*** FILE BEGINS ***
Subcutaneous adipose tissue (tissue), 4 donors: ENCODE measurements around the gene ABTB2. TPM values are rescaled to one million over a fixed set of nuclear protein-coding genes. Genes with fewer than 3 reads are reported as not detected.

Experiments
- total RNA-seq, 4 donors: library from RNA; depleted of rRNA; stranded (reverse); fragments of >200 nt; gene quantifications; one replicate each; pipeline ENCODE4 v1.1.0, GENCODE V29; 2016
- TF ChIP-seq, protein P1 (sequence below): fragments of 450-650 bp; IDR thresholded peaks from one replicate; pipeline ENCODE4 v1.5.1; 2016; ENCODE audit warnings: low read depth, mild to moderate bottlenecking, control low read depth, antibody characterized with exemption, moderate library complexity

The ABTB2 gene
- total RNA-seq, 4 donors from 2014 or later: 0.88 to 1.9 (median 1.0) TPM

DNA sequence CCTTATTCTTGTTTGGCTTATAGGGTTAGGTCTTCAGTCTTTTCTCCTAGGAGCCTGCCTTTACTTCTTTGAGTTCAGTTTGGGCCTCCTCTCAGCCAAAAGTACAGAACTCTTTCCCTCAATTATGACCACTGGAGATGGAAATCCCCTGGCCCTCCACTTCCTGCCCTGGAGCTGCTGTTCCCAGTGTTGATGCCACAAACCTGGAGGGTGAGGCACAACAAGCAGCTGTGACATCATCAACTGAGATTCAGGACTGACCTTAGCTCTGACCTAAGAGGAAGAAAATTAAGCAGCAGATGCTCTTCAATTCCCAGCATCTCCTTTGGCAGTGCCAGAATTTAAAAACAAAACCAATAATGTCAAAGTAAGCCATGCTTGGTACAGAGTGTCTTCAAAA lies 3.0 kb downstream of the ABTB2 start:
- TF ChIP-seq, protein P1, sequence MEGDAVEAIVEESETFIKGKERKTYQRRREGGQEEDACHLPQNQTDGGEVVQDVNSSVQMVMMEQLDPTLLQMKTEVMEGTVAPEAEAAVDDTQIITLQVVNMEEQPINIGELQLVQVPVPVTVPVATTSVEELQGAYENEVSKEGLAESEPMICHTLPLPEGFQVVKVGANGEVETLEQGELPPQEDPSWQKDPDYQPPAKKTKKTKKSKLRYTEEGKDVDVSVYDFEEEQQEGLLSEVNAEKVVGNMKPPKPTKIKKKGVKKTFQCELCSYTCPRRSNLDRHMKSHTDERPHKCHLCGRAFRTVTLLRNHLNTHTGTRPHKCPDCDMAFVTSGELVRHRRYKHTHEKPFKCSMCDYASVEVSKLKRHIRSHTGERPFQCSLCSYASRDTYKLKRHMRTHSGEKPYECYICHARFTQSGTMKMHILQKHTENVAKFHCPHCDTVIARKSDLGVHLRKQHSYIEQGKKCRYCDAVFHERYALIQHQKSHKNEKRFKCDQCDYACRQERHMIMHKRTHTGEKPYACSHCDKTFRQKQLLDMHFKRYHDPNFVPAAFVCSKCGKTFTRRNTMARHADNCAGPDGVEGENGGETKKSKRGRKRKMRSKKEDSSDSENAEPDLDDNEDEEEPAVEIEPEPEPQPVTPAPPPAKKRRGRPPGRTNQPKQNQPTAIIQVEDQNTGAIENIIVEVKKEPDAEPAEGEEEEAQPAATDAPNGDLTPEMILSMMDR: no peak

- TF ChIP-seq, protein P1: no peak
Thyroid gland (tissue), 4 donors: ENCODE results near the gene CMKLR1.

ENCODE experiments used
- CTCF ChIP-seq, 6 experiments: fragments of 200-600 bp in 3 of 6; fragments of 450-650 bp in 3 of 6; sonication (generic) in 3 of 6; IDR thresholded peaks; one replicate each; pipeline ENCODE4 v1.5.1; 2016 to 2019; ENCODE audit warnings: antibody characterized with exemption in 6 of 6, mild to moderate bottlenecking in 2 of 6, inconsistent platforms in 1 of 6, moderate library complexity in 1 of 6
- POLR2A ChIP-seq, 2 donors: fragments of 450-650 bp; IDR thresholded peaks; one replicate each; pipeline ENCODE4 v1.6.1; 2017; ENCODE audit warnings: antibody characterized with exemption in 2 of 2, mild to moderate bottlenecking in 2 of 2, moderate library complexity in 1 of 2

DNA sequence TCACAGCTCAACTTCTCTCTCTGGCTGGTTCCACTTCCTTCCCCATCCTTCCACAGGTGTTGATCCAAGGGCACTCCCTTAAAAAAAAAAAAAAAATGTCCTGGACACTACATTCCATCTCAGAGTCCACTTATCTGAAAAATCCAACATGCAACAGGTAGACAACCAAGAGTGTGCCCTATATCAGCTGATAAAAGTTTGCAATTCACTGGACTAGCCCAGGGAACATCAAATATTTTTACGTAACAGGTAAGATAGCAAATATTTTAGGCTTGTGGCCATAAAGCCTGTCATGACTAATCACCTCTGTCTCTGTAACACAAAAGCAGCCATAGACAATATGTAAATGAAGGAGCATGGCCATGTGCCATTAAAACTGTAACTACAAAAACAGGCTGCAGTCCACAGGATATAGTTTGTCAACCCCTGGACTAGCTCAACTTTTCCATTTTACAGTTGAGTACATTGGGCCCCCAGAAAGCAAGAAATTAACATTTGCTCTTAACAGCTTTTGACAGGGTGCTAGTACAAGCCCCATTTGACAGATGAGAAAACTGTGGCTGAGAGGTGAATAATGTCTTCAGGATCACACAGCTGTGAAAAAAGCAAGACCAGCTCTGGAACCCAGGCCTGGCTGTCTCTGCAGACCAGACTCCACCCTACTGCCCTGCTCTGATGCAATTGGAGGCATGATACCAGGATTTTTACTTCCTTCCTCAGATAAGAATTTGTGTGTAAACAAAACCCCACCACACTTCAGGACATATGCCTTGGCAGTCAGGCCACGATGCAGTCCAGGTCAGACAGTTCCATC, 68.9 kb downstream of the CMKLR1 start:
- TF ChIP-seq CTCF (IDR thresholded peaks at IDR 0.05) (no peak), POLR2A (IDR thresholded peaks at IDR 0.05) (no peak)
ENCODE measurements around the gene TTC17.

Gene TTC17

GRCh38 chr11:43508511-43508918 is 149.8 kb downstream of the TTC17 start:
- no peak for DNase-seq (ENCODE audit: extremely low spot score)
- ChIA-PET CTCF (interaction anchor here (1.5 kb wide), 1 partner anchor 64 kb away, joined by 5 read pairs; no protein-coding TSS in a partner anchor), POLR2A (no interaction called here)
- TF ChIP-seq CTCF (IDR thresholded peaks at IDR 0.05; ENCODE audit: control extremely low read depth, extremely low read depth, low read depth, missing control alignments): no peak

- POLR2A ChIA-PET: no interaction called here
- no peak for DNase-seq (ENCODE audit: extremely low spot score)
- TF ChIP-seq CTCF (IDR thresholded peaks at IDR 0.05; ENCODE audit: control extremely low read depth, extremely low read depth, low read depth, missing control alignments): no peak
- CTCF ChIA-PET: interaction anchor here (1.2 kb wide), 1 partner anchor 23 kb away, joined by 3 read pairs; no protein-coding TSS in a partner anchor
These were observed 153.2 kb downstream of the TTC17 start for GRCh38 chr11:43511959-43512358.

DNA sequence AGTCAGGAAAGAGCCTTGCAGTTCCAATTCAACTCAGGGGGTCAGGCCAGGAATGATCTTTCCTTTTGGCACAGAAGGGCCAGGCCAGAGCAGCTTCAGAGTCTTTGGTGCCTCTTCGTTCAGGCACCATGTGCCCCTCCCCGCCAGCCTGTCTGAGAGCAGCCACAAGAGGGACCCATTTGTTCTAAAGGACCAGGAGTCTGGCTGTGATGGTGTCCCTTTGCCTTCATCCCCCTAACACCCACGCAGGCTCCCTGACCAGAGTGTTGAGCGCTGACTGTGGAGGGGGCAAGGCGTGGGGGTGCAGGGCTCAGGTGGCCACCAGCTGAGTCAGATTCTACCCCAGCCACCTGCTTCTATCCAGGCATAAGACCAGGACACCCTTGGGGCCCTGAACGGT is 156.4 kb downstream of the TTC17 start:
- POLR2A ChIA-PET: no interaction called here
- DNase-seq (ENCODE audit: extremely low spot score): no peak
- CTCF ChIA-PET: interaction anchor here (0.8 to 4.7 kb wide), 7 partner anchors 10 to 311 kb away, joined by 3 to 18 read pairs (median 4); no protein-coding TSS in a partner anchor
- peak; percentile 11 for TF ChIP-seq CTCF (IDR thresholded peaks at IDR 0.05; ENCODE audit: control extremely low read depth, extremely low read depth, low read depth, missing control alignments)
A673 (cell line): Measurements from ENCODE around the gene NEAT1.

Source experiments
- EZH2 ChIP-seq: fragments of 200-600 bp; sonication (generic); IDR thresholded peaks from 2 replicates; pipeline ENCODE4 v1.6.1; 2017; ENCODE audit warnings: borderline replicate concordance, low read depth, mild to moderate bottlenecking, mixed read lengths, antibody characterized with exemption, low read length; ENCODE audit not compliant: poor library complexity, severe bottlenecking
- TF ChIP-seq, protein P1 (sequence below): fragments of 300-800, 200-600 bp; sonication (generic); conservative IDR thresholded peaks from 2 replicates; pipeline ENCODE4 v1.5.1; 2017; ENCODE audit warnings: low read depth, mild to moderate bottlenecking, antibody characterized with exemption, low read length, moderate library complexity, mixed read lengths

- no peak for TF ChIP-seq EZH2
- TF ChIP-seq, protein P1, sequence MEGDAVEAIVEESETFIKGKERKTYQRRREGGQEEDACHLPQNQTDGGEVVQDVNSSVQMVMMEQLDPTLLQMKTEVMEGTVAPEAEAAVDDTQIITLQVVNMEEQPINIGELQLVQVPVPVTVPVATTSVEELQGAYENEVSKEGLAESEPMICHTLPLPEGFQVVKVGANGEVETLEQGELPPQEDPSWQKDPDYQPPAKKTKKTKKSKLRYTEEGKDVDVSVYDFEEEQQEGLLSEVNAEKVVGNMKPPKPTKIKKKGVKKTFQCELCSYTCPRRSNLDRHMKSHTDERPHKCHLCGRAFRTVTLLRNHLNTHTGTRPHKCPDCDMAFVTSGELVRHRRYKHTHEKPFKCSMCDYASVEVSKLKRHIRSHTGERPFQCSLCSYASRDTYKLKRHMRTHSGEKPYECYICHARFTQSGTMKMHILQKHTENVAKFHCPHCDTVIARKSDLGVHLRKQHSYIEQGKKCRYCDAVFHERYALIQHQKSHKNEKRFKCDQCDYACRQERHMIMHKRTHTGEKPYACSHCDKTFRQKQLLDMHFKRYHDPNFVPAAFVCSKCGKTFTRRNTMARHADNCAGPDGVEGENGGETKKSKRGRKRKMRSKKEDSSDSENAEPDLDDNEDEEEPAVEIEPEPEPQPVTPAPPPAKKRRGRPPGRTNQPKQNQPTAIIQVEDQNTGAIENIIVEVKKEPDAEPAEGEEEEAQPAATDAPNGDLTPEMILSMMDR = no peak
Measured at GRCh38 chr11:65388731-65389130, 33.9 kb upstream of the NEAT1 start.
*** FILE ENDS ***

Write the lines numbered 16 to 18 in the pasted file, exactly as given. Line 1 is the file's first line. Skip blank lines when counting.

ENCODE measurements around the gene TTC17.

Gene TTC17

GRCh38 chr11:43508511-43508918 is 149.8 kb downstream of the TTC17 start: